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September 26, 2013

Musical award-winning JACK Quartet plays at Drinko Hall

By Hannah Corcoran

The critically acclaimed JACK Quartet performed at Cleveland State Universitiy’s Drinko Hall on Monday, Sept. 16. The concert was a part of the music department’s Cleveland Contemporary Players artist-in-residency series.

The JACK Quartet, winner of New Music USA’s 2013 “Trailblazer Award,” is made up of violist John Pickford Richards, violinist Ari Streiseld, violinist Christopher Otto and cellist
Kevin McFarland.

Their performance featured the world premiere of “String Quartet No. 2,” composed by Andrew Rindfleisch, director of the series and coordinator of Cleveland States Music Composition program.

The foursome, a contender in the international classical music scene, saved Dr. Rindfleisch’s composition for last.

During the performance, the group showcased their ability to put modern touches on classical music. The group has an interest in how early music forms connections with modern music, said Otto.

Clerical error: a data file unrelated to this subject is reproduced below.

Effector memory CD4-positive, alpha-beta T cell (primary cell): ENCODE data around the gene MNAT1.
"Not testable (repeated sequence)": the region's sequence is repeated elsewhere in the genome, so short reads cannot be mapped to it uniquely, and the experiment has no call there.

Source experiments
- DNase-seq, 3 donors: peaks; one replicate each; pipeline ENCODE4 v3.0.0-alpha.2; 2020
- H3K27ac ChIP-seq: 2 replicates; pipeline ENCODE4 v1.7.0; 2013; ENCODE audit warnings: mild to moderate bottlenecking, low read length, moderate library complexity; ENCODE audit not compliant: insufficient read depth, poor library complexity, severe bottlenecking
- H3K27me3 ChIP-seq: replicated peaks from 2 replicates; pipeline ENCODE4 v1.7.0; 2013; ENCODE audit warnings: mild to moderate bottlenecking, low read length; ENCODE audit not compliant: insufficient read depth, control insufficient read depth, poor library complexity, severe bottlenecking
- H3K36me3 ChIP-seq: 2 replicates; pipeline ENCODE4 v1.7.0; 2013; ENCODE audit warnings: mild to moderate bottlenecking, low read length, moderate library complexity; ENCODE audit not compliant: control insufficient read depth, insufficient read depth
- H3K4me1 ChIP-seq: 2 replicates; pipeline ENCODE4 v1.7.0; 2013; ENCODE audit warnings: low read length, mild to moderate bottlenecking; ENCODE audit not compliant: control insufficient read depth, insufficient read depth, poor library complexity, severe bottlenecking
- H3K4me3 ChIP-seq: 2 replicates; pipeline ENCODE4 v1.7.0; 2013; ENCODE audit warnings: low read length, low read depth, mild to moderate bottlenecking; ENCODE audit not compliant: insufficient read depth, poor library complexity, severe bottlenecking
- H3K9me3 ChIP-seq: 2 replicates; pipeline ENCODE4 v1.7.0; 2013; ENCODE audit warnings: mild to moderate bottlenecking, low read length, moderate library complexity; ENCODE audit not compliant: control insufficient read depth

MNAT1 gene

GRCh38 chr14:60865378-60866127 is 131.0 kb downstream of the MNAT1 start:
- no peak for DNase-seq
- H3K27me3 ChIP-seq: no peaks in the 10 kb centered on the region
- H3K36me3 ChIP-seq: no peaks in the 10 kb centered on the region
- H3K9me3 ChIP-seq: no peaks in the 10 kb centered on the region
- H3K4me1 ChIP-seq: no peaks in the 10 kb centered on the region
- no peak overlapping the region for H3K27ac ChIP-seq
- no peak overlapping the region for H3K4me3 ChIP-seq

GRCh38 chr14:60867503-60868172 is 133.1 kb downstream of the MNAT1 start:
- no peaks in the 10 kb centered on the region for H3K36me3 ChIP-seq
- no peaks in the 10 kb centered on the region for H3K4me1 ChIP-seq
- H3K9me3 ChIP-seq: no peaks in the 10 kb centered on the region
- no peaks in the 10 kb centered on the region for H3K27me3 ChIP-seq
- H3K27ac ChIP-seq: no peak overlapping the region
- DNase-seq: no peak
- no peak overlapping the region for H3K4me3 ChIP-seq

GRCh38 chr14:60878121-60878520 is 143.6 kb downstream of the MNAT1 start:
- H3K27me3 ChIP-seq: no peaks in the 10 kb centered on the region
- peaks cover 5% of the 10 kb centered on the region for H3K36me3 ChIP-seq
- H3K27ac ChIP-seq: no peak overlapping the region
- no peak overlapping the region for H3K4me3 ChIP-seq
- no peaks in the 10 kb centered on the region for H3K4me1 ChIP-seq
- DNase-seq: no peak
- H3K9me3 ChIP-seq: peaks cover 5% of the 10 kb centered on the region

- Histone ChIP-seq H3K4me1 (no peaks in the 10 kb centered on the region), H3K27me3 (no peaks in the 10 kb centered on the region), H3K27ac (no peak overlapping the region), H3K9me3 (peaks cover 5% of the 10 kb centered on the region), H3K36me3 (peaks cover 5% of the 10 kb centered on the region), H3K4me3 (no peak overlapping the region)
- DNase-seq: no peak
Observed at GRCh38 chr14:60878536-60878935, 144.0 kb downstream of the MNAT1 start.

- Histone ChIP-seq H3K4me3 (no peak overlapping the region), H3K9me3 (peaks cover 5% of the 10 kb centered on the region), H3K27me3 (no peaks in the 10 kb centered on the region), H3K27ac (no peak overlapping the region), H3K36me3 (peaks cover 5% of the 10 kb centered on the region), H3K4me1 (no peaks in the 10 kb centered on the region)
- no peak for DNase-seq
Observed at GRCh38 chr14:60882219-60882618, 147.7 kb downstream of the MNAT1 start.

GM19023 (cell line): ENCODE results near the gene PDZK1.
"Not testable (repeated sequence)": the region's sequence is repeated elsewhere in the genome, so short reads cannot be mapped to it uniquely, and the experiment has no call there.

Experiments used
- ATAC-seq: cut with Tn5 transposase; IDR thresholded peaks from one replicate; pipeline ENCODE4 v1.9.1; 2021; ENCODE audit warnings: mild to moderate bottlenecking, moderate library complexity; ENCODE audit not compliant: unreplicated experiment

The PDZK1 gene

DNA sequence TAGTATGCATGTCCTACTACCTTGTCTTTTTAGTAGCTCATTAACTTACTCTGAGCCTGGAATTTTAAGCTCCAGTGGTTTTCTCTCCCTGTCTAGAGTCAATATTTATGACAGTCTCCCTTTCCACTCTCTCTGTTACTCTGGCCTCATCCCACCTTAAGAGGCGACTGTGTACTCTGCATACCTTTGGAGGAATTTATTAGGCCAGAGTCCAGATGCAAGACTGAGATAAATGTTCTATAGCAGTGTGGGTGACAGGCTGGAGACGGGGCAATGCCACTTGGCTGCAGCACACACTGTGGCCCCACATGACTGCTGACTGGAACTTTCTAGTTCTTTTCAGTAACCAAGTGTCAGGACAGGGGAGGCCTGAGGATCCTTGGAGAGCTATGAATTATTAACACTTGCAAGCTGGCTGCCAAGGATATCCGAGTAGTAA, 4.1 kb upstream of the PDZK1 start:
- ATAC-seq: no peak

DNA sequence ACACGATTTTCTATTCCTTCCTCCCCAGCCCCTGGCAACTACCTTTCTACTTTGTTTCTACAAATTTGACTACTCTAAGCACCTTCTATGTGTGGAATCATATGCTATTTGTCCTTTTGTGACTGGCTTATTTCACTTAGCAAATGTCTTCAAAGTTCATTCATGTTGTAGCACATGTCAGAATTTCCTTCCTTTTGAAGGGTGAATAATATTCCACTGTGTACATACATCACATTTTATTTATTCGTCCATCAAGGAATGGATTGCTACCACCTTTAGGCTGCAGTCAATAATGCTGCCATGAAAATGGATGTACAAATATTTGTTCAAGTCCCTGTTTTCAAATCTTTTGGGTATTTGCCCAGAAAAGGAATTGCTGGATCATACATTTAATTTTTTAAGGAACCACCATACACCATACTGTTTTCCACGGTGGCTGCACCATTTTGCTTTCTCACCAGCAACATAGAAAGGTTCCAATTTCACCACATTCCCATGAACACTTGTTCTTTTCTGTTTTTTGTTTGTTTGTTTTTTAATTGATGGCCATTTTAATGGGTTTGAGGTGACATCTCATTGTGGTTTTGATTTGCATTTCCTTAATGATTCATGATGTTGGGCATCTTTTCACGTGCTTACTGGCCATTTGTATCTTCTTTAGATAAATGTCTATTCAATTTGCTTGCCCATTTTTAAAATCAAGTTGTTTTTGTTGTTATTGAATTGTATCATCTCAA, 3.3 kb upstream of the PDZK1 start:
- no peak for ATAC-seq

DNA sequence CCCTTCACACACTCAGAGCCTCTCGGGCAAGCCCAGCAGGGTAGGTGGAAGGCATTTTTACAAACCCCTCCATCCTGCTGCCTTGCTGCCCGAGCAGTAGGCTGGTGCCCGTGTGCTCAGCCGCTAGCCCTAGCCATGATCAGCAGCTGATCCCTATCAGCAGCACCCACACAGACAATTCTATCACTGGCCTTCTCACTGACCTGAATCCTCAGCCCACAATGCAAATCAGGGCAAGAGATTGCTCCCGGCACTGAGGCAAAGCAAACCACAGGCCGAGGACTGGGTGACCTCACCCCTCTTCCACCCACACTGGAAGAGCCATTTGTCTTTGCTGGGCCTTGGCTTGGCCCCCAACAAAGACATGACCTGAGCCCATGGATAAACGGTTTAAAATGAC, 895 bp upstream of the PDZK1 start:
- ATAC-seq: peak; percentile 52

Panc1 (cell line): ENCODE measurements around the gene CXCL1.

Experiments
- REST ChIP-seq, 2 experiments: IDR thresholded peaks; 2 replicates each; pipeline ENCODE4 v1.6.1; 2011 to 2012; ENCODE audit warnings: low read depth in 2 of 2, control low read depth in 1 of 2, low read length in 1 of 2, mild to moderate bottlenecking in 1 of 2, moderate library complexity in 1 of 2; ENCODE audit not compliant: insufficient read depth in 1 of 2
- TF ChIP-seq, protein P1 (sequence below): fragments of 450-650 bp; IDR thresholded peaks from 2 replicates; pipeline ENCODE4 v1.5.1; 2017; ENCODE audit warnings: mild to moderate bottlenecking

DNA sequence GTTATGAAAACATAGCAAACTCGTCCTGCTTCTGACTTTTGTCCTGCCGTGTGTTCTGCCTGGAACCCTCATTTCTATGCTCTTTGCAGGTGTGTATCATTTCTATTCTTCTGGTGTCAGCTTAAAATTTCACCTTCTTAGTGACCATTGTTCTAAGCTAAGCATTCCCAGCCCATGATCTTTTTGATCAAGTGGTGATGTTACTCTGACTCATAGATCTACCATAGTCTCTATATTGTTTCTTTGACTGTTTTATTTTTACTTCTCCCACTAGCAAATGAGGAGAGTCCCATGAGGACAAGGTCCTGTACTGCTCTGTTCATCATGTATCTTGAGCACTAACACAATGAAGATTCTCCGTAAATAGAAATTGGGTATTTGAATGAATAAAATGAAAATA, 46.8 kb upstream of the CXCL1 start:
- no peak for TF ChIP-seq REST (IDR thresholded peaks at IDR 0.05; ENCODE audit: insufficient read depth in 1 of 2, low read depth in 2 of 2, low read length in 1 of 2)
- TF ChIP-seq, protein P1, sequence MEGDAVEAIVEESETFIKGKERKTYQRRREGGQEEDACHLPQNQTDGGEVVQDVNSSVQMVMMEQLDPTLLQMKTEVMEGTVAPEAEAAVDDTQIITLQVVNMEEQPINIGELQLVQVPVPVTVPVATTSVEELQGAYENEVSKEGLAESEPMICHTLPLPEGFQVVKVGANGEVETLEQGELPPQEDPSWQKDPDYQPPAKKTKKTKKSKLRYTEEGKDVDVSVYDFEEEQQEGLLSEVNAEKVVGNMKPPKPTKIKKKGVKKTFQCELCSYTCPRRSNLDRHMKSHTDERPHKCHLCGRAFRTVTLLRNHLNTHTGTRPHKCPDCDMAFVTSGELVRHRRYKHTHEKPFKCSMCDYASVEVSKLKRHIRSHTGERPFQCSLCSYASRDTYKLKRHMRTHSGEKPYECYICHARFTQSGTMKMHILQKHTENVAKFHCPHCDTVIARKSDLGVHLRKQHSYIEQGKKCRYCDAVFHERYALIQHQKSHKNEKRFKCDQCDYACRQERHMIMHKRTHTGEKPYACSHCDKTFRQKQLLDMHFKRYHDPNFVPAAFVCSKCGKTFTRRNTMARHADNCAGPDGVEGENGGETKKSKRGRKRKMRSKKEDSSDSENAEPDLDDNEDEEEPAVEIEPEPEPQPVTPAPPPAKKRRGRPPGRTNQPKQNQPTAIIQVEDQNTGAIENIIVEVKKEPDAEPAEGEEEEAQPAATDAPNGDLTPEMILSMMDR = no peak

The first half of the concert was more upbeat and low. They started off the concert with “Angelorum Psalat” by Rodericus from around the year 1400. Otto, the group’s violinst arranged the version they performed. Then, they transitioned into Wolfgang von Schweinitz’s “Plainsound String Quartet ‘Holy Howl,’” which was composed for them this past year, and debuted in Switzerland.

The second half of the recital brought with it much more variation and drama. During “The Dead Man,” by John Zorn, written in 1990, human emotion and noises were conveyed. The piece went from soft and slow to loud and intense, then faded out. The music translated the actions of screeching, scratching and running, which made the performance come alive and involved the instruments telling a story.

The last composition, Dr. Rindfleisch’s piece was 30 minutes long and wildly entertaining. It gradually went from loud and intense to soft and extremely low. This piece was original because one string on each instrument was turned a quarter-tone up or down to “make harmonic connections,” according to Rindfleisch. It was also composed using instrumental mutes. The re-tuning made it sound like the instruments were out of tune to create an interesting collection of sounds, while the muting had a dramatic effect. The quartet worked off each other to deliver a skillful and exciting production.

After the two-hour-long recital, the group graciously thanked Dr. Rindfleisch and Cleveland State for inviting them to perform.